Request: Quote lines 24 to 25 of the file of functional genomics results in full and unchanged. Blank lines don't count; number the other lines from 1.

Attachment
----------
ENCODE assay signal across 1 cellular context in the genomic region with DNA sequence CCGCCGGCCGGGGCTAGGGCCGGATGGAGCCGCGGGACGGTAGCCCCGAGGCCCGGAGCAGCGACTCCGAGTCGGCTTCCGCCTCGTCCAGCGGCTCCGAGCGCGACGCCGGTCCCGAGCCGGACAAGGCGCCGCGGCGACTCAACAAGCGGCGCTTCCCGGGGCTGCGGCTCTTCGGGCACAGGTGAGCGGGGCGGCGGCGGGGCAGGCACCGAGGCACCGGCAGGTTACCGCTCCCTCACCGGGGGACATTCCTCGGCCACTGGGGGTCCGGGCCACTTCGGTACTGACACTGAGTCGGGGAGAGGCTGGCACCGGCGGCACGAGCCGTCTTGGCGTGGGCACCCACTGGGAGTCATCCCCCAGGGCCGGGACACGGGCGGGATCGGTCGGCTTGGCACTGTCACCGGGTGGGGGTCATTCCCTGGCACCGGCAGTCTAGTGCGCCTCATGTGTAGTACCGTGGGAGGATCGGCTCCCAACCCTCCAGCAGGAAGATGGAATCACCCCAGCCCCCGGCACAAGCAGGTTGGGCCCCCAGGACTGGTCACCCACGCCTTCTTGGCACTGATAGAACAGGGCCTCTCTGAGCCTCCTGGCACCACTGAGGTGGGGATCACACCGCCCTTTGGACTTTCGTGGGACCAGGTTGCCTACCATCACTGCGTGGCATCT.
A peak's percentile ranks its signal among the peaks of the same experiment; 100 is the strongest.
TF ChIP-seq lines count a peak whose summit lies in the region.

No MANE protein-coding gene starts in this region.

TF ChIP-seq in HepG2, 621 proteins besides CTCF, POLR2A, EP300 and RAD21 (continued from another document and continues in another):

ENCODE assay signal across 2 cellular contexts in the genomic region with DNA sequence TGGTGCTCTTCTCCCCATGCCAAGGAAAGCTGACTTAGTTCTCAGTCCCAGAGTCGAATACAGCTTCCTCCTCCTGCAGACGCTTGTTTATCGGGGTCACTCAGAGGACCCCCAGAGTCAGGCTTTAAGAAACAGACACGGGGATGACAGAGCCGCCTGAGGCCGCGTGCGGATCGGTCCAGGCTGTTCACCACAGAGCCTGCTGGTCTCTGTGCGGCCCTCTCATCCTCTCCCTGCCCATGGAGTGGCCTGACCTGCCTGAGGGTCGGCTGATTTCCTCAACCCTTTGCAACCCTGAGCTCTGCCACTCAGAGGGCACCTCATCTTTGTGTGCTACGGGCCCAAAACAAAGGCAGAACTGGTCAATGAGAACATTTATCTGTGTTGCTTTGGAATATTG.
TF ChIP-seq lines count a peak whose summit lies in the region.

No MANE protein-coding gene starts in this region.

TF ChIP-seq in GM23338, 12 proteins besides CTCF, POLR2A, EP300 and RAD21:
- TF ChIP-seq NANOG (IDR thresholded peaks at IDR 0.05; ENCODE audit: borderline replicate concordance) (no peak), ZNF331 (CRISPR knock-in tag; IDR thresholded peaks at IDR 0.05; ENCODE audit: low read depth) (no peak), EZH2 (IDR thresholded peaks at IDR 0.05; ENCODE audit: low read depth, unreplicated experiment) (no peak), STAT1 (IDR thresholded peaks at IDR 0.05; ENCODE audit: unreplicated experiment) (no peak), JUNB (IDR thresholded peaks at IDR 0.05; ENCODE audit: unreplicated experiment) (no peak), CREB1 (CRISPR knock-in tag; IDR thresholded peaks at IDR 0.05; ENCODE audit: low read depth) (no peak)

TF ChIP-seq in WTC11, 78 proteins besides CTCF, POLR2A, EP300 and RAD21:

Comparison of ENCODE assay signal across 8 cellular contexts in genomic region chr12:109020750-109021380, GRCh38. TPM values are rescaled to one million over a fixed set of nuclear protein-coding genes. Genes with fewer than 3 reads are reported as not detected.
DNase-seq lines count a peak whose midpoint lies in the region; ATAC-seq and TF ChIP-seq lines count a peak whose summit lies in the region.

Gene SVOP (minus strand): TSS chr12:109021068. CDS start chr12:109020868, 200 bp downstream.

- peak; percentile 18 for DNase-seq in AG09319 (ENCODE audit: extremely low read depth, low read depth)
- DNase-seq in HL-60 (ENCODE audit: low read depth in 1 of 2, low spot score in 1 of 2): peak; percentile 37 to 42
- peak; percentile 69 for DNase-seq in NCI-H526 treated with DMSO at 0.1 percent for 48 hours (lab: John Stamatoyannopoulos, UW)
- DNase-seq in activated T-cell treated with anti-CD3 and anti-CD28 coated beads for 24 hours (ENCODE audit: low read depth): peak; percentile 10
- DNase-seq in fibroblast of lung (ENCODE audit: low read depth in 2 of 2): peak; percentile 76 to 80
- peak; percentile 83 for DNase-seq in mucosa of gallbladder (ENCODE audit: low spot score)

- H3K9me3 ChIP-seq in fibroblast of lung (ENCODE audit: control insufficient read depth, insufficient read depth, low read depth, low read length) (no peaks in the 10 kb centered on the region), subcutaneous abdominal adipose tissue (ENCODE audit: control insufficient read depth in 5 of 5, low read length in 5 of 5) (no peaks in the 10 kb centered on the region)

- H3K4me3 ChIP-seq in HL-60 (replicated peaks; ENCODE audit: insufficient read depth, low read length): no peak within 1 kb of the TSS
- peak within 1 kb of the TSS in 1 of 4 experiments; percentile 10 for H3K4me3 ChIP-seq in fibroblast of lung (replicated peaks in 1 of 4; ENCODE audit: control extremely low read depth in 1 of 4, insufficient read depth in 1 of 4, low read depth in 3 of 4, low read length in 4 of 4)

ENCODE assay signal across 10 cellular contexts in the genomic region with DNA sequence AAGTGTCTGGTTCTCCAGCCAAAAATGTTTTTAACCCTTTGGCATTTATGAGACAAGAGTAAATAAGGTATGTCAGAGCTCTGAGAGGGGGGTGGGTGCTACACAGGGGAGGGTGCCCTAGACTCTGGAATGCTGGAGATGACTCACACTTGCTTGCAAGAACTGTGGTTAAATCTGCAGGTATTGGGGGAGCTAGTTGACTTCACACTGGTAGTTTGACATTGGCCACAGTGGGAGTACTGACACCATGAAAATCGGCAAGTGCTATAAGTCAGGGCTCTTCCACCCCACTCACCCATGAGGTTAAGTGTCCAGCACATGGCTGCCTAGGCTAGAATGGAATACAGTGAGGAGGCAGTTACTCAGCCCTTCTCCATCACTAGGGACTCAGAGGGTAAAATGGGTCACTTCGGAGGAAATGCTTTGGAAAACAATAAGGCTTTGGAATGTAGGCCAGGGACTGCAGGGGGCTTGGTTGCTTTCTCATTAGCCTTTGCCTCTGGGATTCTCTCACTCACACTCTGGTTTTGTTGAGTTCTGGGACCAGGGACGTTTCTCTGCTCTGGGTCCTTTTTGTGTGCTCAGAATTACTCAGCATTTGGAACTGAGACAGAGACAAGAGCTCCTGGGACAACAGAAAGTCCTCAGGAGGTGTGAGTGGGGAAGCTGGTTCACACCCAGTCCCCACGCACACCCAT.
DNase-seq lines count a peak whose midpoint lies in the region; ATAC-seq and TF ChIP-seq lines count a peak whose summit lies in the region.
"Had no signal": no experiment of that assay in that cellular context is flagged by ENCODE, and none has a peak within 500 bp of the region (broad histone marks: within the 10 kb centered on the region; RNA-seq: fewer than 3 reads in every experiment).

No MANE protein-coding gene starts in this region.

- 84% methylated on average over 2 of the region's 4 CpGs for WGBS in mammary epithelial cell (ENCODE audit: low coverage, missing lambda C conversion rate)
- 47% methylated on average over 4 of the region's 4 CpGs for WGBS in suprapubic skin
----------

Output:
ENCODE assay signal across 10 cellular contexts in the genomic region with DNA sequence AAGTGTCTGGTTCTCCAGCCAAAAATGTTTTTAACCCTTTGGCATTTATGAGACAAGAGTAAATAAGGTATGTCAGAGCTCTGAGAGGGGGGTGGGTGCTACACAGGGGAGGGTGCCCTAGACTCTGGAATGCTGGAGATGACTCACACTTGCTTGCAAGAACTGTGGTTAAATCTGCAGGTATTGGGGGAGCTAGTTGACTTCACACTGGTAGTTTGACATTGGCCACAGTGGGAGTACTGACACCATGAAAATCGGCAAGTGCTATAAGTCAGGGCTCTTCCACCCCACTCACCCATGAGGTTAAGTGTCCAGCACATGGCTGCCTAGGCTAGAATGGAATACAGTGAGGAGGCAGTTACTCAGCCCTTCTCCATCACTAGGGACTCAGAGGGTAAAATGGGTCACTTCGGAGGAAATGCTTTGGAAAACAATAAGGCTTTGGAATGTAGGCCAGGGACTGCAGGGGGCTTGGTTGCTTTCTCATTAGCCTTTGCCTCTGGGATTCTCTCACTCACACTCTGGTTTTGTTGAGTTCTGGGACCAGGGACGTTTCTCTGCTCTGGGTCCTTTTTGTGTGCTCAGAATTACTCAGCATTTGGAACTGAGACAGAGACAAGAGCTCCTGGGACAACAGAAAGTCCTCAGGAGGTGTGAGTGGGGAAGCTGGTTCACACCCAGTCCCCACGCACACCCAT.
DNase-seq lines count a peak whose midpoint lies in the region; ATAC-seq and TF ChIP-seq lines count a peak whose summit lies in the region.